A New Jersey court has dismissed the New Jersey Department of Environmental Protection’s (“NJDEP”) common law claims for trespass and strict liability, and its common law public nuisance claim for monetary relief, in an action seeking natural resource damages (“NRD”).
In August 2018, NJDEP filed three new actions to recover alleged NRD, the first such actions filed in New Jersey in more than a decade. NRD actions involve claims for the restoration of injured natural resources, and for loss to the value and use of natural resources, including surface and ground water, sediments, wetlands, and biota. The NJDEP and the New Jersey Attorney General’s office described the three new NRD actions as heralding a “new day” for environmental enforcement in New Jersey, and representing just the first of many such actions to be filed in the months to come as the NJDEP moves to more aggressively pursue NRD claims.
One of those cases, New Jersey Department of Environmental Protection, et al. v. Hess Corporation, et al., Docket No. MID-L-4579-18, involves a former petroleum refinery, now used as a terminal, located in the Port Reading section of Woodbridge, New Jersey. NJDEP, represented by New Orleans attorney Allan Kanner, alleges that several releases of petroleum products over the years have adversely impacted various natural resources at the site. The Complaint asserts claims under New Jersey’s Spill Compensation and Control Act (“Spill Act”) and Water Pollution Control Act, as well as common law claims for trespass, public nuisance, and strict liability for an alleged abnormally dangerous activity.
Defendants Hess Corporation and Buckeye Partners, L.P. moved to dismiss the trespass claim and the strict liability claim, and to dismiss the public nuisance claim to the extent it sought monetary relief, rather than the injunctive remedy of abatement. In a decision entered on December 21, 2018, the Honorable Thomas D. McCloskey, J.S.C., granted the defendants’ motions to dismiss, with prejudice.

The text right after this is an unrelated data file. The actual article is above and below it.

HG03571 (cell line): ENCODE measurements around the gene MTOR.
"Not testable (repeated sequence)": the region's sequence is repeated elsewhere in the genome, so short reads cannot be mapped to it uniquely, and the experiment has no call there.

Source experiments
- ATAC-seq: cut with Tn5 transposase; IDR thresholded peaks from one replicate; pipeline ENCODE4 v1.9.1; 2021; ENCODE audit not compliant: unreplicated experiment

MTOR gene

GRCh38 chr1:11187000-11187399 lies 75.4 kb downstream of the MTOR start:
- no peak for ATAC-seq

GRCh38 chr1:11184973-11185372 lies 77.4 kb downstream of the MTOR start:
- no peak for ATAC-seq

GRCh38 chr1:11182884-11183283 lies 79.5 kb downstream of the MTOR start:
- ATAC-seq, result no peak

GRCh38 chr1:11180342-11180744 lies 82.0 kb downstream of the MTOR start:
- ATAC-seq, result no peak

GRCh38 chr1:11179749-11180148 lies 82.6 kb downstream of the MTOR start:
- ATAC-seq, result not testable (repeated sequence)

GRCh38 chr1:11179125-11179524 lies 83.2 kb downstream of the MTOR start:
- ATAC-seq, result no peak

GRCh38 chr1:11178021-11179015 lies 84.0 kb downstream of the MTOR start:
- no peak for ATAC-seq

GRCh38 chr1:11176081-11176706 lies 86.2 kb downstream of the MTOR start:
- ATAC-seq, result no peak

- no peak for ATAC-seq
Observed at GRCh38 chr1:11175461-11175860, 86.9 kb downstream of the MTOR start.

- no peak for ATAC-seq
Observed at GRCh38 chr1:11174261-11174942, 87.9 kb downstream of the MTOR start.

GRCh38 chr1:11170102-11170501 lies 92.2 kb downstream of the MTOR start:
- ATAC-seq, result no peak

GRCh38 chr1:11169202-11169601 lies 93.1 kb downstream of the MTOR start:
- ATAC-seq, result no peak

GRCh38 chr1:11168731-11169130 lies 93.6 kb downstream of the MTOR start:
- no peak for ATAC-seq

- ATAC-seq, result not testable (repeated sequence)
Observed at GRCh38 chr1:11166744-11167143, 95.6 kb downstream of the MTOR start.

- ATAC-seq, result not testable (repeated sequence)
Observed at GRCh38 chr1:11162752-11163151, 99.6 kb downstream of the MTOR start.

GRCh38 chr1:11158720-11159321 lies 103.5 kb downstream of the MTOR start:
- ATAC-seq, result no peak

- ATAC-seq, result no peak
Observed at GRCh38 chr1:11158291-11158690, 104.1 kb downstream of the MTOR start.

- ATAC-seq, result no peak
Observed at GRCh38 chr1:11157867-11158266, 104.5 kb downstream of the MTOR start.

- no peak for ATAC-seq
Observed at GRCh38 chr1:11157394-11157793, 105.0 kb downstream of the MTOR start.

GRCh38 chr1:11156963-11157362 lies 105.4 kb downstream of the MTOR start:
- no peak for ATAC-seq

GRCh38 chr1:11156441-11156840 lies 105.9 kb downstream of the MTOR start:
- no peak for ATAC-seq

The court agreed with the defendants that only a party having “exclusive possession” of property may bring an action for trespass. NJDEP, citing the Public Trust Doctrine, argued that it has a “controlling” interest over the natural resources at the refinery site superior to that of anyone else – even the title owner in possession of the site. Pointing out that a trusteeship interest inherently is non-exclusive, and that ultimate ownership of the natural resources rests in the citizens, the court held that the plaintiffs’ allegations of trusteeship over the natural resources at the refinery site failed to state a valid trespass claim under New Jersey law. In dismissing the trespass claim, the court also observed that the law of public nuisance redresses common injuries belonging to the people as a whole, rendering it unnecessary and inappropriate to attempt to stretch the doctrine of trespass to cover such injuries.
The court also dismissed, in its entirety, NJDEP’s claim of strict liability for an abnormally dangerous activity. The court observed that the NJDEP failed to cite any binding authority for the proposition that the storage and processing of crude oil and refined petroleum products is an “abnormally dangerous activity” under New Jersey law, and also observed that storage of gasoline products had already been determined by another court not to be an abnormally dangerous activity. The court further noted that the Spill Act was enacted specifically to impose strict liability on persons responsible for causing or contributing to injuries to natural resources. Judge McCloskey found, therefore, that the NJDEP’s common law strict liability claim was subsumed within its Spill Act claim. On these two bases, the court dismissed the common law strict liability claim.
The defendants further sought dismissal of NJDEP’s public nuisance claim, but only to the extent it sought monetary relief. New Jersey’s Supreme Court, relying upon Restatement (Second) of Torts § 821(C), previously held that a public entity pursuing a public nuisance action only has the right to seek abatement, and that monetary damages are not available. See In re Lead Paint Litigation, 191 N.J. 405, 428 (2007). NJDEP attempted to characterize the monetary relief sought – payment of future costs for physical restoration of natural resources – as abatement. However, in In re Lead Paint Litigation, New Jersey’s Supreme Court dismissed as improper a public nuisance claim for similar relief – the advance payment of anticipated costs to abate the alleged public nuisance. Relying on that precedent, Judge McCloskey held that the only relief that the NJDEP is entitled to seek under its public nuisance claim is the injunctive remedy of abatement.
This decision in the Hess case may have significant ramifications for how NRD cases are litigated in New Jersey. Motions to dismiss the common law claims are already pending in two other recently filed NRD actions. If other courts adopt and follow Judge McCloskey’s lead, then the NJDEP may be limited to statutory claims in pursuing NRD actions, streamlining and limiting the issues to be litigated.
Archer & Greiner, P.C. represented Hess Corporation in the briefing and arguing of the motion to dismiss.
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